2. I am not willing to jeopardize this good thing. Can I drink because I am with a good
guy now? Will I be able to achieve the dream of moderation because I have no problems to drink away? This is the same as standing in the same spot I was struck by lightning previously: maybe it’ll happen again, maybe it won’t – but I’m not going near that spot with a thousand-foot pole. I know I am predisposed to relying on alcohol to cope, and any relationship worth my time is bound to find some eventual bumps in the road. I cannot control the road, but I can control the car – why make myself needlessly vulnerable to the downward spiral?
3. I am more in tune with my own wants, needs, desires, and triggers, and have the strength and emotional intelligence to speak up. I routinely tell my partner that he is annoying me or that I am feeling triggered. On the outset this may seem nit-picky or rude, but I spent so long stifling myself, apologizing, and ultimately destroying relationship after relationship because I was forcing myself to be small, and meek, and forgiving. I drank to feel big, human-sized, brave enough to speak my mind. I rarely spoke my truth about how I was feeling, instead twisting my emotions into something more palatable, like the age-old petty arguments about laundry and dishes. Simply put: when I was drinking, I lacked the insight to recognize (and the courage to verbalize) how sober Danielle felt versus how she wanted to feel and what she needed to get there.
4. Two words: sober sex. (Also see: Number 3). (If you’re my mom: Skip to Number 5). In AA, there is a phrase: “the fourth dimension,” as in “I am living in a way I never thought possible for myself in this lifetime.” Guys, I am living in the fourth dimension of sex. I, like many people who drink to drown their self-consciousness and body image issues, thought sex was only to be enjoyed one way: disinhibited, wild, sloppy, numb, and mostly consensual. It wasn’t fun or pleasurable, and sometimes I just wished it was over so I could have the crazy story for tomorrow’s brunch re-cap and move the hell on. I was going through the motions and making the noises, so didn’t that make me sexy, wild, free? Today, I know that sexy, wild and free for me means mutual vulnerability and complete presence in the moment. It means I’m doing this because I want it and so does the other person, and so I enjoy every touch, every scent, every shared laugh. For me, there is nothing more sexual than being completely present for a human with whom you have a genuine, unadulterated connection with.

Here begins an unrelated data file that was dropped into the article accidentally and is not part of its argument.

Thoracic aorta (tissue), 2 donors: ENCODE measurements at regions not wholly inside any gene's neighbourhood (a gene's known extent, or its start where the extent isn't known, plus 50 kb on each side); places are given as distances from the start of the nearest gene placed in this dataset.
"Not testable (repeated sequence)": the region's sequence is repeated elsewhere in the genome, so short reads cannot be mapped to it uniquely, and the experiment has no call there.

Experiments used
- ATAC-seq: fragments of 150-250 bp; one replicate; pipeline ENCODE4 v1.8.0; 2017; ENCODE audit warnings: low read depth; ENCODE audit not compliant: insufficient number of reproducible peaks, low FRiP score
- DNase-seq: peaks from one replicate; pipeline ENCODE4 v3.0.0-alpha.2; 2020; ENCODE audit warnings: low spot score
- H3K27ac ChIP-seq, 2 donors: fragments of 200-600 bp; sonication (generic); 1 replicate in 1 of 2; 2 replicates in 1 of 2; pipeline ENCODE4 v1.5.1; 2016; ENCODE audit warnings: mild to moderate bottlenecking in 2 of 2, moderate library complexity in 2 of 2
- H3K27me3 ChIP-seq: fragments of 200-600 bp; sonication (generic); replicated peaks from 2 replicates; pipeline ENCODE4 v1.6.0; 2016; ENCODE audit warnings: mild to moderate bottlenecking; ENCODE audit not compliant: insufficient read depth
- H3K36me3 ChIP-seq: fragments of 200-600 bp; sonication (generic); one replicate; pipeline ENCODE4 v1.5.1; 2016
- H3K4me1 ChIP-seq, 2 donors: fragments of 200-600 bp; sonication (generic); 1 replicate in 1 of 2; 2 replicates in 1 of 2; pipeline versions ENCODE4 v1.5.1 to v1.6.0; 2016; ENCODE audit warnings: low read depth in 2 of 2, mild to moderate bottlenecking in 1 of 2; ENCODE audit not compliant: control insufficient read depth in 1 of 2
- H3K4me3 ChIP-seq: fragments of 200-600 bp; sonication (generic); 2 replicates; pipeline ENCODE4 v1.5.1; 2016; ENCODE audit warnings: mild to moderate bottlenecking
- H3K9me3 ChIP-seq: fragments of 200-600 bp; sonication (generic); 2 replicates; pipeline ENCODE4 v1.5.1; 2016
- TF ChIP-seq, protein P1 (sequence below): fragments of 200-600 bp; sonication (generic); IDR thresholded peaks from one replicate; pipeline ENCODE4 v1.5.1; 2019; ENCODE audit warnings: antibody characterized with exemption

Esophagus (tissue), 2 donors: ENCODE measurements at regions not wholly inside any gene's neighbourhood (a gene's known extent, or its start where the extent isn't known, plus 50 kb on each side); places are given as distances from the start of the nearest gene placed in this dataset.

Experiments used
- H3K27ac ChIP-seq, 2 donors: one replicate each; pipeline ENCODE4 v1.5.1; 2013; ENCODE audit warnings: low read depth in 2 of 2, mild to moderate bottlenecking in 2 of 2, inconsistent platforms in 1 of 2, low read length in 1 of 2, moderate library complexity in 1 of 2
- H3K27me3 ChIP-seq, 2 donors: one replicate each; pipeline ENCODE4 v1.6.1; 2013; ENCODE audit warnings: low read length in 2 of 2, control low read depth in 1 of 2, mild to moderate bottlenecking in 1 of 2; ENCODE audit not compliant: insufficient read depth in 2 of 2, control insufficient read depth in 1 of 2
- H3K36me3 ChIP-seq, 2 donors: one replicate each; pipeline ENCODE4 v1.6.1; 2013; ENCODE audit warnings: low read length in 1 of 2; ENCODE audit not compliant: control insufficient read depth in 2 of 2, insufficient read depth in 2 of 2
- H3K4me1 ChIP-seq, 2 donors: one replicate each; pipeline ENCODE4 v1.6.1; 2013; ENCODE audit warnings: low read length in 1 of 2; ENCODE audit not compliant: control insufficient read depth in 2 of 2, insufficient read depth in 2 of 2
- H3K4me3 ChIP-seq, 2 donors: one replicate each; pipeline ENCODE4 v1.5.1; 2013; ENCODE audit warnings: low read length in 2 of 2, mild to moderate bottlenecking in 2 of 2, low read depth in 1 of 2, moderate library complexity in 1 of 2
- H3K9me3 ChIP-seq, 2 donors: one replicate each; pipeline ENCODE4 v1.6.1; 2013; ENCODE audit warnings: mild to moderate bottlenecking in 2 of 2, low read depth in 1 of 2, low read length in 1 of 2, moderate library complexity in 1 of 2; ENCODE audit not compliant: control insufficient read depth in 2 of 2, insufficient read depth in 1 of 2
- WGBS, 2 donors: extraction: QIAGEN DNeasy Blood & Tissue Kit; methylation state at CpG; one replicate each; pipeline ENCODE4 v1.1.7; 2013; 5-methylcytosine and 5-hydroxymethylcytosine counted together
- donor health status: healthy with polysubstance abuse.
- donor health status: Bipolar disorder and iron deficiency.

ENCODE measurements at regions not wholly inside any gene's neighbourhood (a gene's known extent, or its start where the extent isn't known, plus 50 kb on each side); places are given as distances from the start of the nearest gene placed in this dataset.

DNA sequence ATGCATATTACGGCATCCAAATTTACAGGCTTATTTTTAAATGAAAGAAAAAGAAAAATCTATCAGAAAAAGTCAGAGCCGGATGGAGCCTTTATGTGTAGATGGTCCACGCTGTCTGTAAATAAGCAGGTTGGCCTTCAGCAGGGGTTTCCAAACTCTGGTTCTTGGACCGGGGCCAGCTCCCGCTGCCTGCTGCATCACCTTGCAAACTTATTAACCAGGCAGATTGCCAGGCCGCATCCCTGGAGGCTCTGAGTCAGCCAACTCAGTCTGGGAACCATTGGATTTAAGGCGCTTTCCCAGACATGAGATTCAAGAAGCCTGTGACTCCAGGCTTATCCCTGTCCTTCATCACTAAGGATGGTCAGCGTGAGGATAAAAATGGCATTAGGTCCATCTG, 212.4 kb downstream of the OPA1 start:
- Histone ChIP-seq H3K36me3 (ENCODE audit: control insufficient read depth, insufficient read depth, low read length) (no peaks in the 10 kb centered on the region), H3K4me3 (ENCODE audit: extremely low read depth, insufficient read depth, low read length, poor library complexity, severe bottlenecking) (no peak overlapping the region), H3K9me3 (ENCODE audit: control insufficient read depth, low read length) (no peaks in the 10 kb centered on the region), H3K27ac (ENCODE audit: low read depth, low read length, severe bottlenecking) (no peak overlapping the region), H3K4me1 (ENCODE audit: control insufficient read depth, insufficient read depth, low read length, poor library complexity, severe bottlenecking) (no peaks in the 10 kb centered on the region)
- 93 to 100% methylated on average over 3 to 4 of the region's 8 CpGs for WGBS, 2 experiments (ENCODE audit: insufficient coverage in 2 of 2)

5. It’s just more fun. Date nights, travelling, even lazy Sundays are all way more fun
when you get creative with the person you love (or like, really really dig). Cutting out alcohol as the critical element of “fun” has pushed me out of my comfort zone to do the things I always said I would (but ultimately chose drinking instead): gnarly hikes, goat yoga (yes, it’s a thing), nabbing tickets to see my favorite comedians, organizing huge group dinners where I am the host, art shows, extravagant late night dessert and coffee, a couples’ massage class, partner mani-pedis. Even attending alcohol-fueled events (like a wedding or holiday party) with my partner leaves plenty of room for shared inside jokes, exchanging glances and giggles over unruly guests, and sneaking out early to enjoy each other in private (or find some better food elsewhere – guilty as charged).
So does leaving a bad relationship cure us of our drinking woes? Can we suddenly develop a working relationship with alcohol once we’ve kicked out the third wheel? The bad news is there will always be a woe, an irritant, something to mourn and a potential reason to drink, to numb. The good news is that I don’t have to ponder this dilemma anymore: The “alcohol is my medicine” grooves in my brain may be pretty deep, but what recovery has offered me in the terms of a healthy relationship runs even deeper. I choose awareness, consent and presence over the risk of losing all of these values .. and more.